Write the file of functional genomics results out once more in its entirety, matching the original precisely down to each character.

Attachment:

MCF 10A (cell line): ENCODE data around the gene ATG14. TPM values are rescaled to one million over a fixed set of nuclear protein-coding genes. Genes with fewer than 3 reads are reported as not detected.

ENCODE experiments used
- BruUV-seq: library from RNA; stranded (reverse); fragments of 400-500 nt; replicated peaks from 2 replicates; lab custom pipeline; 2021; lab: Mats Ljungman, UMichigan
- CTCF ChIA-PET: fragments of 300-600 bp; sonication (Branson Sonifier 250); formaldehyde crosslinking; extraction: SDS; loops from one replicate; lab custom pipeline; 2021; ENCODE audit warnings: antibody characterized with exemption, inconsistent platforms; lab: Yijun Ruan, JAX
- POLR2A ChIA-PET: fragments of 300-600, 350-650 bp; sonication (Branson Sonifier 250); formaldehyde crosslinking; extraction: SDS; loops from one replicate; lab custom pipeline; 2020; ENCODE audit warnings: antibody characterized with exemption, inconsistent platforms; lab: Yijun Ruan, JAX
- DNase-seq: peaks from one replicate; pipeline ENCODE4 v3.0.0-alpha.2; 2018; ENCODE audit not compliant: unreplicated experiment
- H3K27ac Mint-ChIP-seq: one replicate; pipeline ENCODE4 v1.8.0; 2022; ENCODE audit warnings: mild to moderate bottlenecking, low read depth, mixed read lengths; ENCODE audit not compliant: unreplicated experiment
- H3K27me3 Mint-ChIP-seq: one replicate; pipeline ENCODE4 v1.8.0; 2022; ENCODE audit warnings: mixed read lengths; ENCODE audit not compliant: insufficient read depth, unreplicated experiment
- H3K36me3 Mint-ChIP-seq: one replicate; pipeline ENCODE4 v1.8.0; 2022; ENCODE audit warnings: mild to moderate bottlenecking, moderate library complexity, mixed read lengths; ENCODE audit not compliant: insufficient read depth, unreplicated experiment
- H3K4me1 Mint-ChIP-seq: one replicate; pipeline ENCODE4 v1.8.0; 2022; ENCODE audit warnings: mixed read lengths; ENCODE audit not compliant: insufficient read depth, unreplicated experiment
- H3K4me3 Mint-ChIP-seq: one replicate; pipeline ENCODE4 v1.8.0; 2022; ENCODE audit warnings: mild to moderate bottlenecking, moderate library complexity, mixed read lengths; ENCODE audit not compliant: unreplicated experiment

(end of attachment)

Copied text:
MCF 10A (cell line): ENCODE data around the gene ATG14. TPM values are rescaled to one million over a fixed set of nuclear protein-coding genes. Genes with fewer than 3 reads are reported as not detected.

ENCODE experiments used
- BruUV-seq: library from RNA; stranded (reverse); fragments of 400-500 nt; replicated peaks from 2 replicates; lab custom pipeline; 2021; lab: Mats Ljungman, UMichigan
- CTCF ChIA-PET: fragments of 300-600 bp; sonication (Branson Sonifier 250); formaldehyde crosslinking; extraction: SDS; loops from one replicate; lab custom pipeline; 2021; ENCODE audit warnings: antibody characterized with exemption, inconsistent platforms; lab: Yijun Ruan, JAX
- POLR2A ChIA-PET: fragments of 300-600, 350-650 bp; sonication (Branson Sonifier 250); formaldehyde crosslinking; extraction: SDS; loops from one replicate; lab custom pipeline; 2020; ENCODE audit warnings: antibody characterized with exemption, inconsistent platforms; lab: Yijun Ruan, JAX
- DNase-seq: peaks from one replicate; pipeline ENCODE4 v3.0.0-alpha.2; 2018; ENCODE audit not compliant: unreplicated experiment
- H3K27ac Mint-ChIP-seq: one replicate; pipeline ENCODE4 v1.8.0; 2022; ENCODE audit warnings: mild to moderate bottlenecking, low read depth, mixed read lengths; ENCODE audit not compliant: unreplicated experiment
- H3K27me3 Mint-ChIP-seq: one replicate; pipeline ENCODE4 v1.8.0; 2022; ENCODE audit warnings: mixed read lengths; ENCODE audit not compliant: insufficient read depth, unreplicated experiment
- H3K36me3 Mint-ChIP-seq: one replicate; pipeline ENCODE4 v1.8.0; 2022; ENCODE audit warnings: mild to moderate bottlenecking, moderate library complexity, mixed read lengths; ENCODE audit not compliant: insufficient read depth, unreplicated experiment
- H3K4me1 Mint-ChIP-seq: one replicate; pipeline ENCODE4 v1.8.0; 2022; ENCODE audit warnings: mixed read lengths; ENCODE audit not compliant: insufficient read depth, unreplicated experiment
- H3K4me3 Mint-ChIP-seq: one replicate; pipeline ENCODE4 v1.8.0; 2022; ENCODE audit warnings: mild to moderate bottlenecking, moderate library complexity, mixed read lengths; ENCODE audit not compliant: unreplicated experiment